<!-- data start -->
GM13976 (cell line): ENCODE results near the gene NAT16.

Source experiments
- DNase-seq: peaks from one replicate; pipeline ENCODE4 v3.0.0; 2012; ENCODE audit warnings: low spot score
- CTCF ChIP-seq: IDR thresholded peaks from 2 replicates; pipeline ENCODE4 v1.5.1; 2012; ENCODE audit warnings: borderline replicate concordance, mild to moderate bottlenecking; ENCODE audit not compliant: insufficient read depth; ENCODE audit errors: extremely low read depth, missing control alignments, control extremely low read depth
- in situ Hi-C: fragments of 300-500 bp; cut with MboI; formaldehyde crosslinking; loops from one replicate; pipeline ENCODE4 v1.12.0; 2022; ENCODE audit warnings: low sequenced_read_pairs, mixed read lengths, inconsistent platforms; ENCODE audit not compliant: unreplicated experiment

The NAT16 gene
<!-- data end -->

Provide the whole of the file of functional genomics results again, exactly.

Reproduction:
GM13976 (cell line): ENCODE results near the gene NAT16.

Source experiments
- DNase-seq: peaks from one replicate; pipeline ENCODE4 v3.0.0; 2012; ENCODE audit warnings: low spot score
- CTCF ChIP-seq: IDR thresholded peaks from 2 replicates; pipeline ENCODE4 v1.5.1; 2012; ENCODE audit warnings: borderline replicate concordance, mild to moderate bottlenecking; ENCODE audit not compliant: insufficient read depth; ENCODE audit errors: extremely low read depth, missing control alignments, control extremely low read depth
- in situ Hi-C: fragments of 300-500 bp; cut with MboI; formaldehyde crosslinking; loops from one replicate; pipeline ENCODE4 v1.12.0; 2022; ENCODE audit warnings: low sequenced_read_pairs, mixed read lengths, inconsistent platforms; ENCODE audit not compliant: unreplicated experiment

The NAT16 gene